Low Carbon Leader: Transport Briefing

Reading time: 22 minutes
1 September 2005

For the past 30 years, the transport sector's share of CO2 emissions (emissions resulting from the movement of people and goods) has increased at a faster pace than other sectors. From 1971 to 1997, transport-related CO2 emissions from industrialised countries nearly doubled and globally the transport sector now contributes a quarter of all anthropogenic CO2 emissions released into the atmosphere (Fig. 1). Approximately 80% of those emissions are from road transport usage and vehicle production, of which 60% is from automobiles and sports utility vehicles used to meet commuter and other household transport needs.

In this report, we highlight three key examples, each approaching transport emissions from a different angle and each achieving impressive results. Toyota, a leading auto-manufacturer has pioneered the use of hybrid technology in its vehicles and has successfully moved the electric/'gas' engine from niche to mainstream markets. Pfizer, a global pharmaceuticals company, implemented an innovative transport plan at its European Research and Development Facility in Kent, which has lead to a large scale switch from private car use by employees to alternative modes of transportation. And the Greater London Authority has implemented its congestion charging scheme, now the largest such transport management strategy in the world. The revenue generated from road pricing is being invested in low-emission public transport initiatives, such as the zero emission fuel cell buses currently being piloted in the capital.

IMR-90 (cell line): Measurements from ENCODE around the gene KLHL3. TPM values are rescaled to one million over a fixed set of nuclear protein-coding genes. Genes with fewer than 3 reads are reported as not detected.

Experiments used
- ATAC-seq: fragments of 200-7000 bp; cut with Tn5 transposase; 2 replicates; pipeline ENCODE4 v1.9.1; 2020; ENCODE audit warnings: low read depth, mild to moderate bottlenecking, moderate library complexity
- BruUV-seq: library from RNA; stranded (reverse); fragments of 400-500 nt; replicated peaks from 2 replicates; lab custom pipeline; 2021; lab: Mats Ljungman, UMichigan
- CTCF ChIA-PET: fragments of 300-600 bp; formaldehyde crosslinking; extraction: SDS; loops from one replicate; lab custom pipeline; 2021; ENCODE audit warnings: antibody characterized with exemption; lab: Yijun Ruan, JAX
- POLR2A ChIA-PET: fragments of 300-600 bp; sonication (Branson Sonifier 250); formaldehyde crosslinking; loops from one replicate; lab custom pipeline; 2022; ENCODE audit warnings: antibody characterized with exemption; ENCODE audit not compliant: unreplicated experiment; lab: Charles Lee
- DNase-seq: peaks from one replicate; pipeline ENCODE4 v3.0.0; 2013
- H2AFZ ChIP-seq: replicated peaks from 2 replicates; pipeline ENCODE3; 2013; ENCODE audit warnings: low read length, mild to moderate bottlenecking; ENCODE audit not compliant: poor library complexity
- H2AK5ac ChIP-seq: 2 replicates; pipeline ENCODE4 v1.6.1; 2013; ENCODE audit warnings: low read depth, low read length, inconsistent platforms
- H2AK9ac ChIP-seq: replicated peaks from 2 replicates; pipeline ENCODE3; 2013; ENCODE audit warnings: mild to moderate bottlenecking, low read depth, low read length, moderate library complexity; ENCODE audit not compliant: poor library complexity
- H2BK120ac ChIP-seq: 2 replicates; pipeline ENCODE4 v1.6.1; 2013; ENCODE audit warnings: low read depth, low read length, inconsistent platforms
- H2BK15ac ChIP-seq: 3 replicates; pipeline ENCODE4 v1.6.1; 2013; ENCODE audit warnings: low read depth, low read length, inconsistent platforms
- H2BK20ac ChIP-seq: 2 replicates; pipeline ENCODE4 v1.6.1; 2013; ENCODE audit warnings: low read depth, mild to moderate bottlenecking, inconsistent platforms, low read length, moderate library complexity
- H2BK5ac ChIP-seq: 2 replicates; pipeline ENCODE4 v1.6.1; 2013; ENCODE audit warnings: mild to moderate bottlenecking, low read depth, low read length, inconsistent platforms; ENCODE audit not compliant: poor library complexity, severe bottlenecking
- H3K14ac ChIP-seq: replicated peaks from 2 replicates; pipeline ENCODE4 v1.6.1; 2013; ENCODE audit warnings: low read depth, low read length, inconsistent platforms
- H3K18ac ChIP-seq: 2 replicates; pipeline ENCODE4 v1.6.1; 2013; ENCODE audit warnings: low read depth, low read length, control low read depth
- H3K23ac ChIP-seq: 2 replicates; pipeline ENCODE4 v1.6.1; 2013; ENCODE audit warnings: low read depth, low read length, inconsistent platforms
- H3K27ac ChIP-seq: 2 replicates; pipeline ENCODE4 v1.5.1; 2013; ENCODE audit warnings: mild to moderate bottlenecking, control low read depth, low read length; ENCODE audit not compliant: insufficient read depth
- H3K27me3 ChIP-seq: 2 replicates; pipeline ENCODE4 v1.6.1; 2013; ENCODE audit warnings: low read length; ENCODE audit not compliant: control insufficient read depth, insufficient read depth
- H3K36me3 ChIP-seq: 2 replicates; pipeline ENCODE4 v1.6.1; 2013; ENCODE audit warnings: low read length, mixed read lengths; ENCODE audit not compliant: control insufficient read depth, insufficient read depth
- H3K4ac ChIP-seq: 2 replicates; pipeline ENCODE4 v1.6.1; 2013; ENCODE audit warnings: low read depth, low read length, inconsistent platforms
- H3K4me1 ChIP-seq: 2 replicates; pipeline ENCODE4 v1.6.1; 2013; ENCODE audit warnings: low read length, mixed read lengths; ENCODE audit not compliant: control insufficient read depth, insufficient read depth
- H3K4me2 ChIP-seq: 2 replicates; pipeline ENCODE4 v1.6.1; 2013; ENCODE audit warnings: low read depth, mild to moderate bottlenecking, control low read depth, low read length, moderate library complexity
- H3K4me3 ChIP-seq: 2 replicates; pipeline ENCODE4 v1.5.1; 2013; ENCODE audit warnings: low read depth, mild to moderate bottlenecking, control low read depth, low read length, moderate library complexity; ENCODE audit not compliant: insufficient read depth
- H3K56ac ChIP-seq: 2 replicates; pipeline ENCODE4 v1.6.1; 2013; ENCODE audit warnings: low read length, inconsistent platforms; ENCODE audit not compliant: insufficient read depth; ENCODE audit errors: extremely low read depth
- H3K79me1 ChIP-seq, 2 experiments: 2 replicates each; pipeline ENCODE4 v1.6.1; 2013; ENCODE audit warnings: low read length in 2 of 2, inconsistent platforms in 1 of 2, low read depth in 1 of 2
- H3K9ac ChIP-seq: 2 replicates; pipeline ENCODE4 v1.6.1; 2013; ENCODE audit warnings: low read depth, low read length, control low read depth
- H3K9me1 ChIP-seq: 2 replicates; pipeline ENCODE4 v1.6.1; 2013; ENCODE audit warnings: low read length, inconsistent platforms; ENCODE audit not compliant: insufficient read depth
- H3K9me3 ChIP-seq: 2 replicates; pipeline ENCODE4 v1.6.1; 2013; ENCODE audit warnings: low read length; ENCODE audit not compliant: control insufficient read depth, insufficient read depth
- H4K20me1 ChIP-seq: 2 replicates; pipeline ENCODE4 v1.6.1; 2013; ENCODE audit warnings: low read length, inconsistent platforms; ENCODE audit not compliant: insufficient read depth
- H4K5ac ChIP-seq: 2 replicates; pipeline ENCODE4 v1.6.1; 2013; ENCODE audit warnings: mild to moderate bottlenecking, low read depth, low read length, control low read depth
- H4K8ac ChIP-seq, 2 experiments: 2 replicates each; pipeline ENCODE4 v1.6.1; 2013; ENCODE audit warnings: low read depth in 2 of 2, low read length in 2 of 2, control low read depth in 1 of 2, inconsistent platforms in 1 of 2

Promoting fuel efficiency and use of less carbon-intensive fuels is a popular measure with manufacturers; acting early and investing in technological R&D are likely to allow for significant market advantage in the coming years, especially as demand for fossil fuel alternatives heightens. Volkswagen has committed to developing optimised fuels, such as biofuels (SunFuels) and synthetic fuels (SynFuels) that can be used in the internal combustion engine as an interim measure whilst giving zero emissions technologies such as hydrogen fuel cells (being pioneered by companies including UTC, Ballard Systems and Johnson Matthey) time to come to market. By improving vehicle technologies and fuel quality, and supporting the production and distribution of alternative fuels, companies such as Volkswagen allow proactive organisations like Whitbread to implement best available solutions to reduce their climate impact.

Promoting non-motorised transportation is also an attractive solution for reducing emissions from private transport use, since measures can be implemented immediately and the majority of these measures are zero-emission - walking and cycling for example. One-quarter of all car journeys are less than two miles5, a distance which could easily be covered by foot or cycle, alternatives that also have inherent health benefits. A number of cities have encouraged the use of alternative modes of transport through infrastructure/transport planning or implemented schemes designed to incentivise residents to leave their car at home.

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